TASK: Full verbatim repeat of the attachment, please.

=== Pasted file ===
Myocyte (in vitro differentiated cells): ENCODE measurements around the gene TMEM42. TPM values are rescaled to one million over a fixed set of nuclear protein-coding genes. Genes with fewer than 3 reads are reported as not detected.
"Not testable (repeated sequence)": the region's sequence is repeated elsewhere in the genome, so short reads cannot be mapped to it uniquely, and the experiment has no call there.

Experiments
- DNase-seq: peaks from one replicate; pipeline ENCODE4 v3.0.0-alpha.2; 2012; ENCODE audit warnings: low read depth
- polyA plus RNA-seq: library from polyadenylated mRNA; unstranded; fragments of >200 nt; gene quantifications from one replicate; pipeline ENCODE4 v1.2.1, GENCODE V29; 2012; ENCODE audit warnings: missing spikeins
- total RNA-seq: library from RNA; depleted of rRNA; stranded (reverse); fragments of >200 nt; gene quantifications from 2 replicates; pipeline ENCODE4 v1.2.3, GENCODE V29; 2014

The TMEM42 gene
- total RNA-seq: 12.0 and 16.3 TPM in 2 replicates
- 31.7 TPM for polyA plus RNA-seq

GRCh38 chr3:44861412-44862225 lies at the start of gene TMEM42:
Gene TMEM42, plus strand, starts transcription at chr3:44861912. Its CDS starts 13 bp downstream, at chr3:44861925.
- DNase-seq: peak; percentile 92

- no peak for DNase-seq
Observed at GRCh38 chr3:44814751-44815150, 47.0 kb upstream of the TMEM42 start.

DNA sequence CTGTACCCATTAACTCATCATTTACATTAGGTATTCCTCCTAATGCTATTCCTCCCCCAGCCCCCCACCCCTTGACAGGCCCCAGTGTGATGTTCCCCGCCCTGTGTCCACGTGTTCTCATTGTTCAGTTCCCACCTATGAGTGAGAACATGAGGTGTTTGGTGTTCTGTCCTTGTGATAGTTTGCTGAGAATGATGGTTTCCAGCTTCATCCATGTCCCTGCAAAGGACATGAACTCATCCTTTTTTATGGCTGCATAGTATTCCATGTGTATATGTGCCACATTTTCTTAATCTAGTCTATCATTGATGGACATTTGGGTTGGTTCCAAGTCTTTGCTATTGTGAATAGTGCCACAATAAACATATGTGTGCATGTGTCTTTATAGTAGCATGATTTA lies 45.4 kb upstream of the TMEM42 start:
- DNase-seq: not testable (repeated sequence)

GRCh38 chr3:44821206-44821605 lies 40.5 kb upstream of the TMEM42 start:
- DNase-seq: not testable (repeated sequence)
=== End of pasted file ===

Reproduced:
Myocyte (in vitro differentiated cells): ENCODE measurements around the gene TMEM42. TPM values are rescaled to one million over a fixed set of nuclear protein-coding genes. Genes with fewer than 3 reads are reported as not detected.
"Not testable (repeated sequence)": the region's sequence is repeated elsewhere in the genome, so short reads cannot be mapped to it uniquely, and the experiment has no call there.

Experiments
- DNase-seq: peaks from one replicate; pipeline ENCODE4 v3.0.0-alpha.2; 2012; ENCODE audit warnings: low read depth
- polyA plus RNA-seq: library from polyadenylated mRNA; unstranded; fragments of >200 nt; gene quantifications from one replicate; pipeline ENCODE4 v1.2.1, GENCODE V29; 2012; ENCODE audit warnings: missing spikeins
- total RNA-seq: library from RNA; depleted of rRNA; stranded (reverse); fragments of >200 nt; gene quantifications from 2 replicates; pipeline ENCODE4 v1.2.3, GENCODE V29; 2014

The TMEM42 gene
- total RNA-seq: 12.0 and 16.3 TPM in 2 replicates
- 31.7 TPM for polyA plus RNA-seq

GRCh38 chr3:44861412-44862225 lies at the start of gene TMEM42:
Gene TMEM42, plus strand, starts transcription at chr3:44861912. Its CDS starts 13 bp downstream, at chr3:44861925.
- DNase-seq: peak; percentile 92

- no peak for DNase-seq
Observed at GRCh38 chr3:44814751-44815150, 47.0 kb upstream of the TMEM42 start.

DNA sequence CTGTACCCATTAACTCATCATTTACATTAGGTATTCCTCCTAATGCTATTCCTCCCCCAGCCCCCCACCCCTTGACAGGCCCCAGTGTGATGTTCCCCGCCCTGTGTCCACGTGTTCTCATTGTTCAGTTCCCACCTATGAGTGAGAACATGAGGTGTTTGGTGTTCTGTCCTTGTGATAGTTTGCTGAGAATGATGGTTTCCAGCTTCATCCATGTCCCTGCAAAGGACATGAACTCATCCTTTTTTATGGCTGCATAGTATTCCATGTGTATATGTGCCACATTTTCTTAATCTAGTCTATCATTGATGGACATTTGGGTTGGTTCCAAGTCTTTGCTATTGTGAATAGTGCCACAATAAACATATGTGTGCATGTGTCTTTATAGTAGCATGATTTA lies 45.4 kb upstream of the TMEM42 start:
- DNase-seq: not testable (repeated sequence)

GRCh38 chr3:44821206-44821605 lies 40.5 kb upstream of the TMEM42 start:
- DNase-seq: not testable (repeated sequence)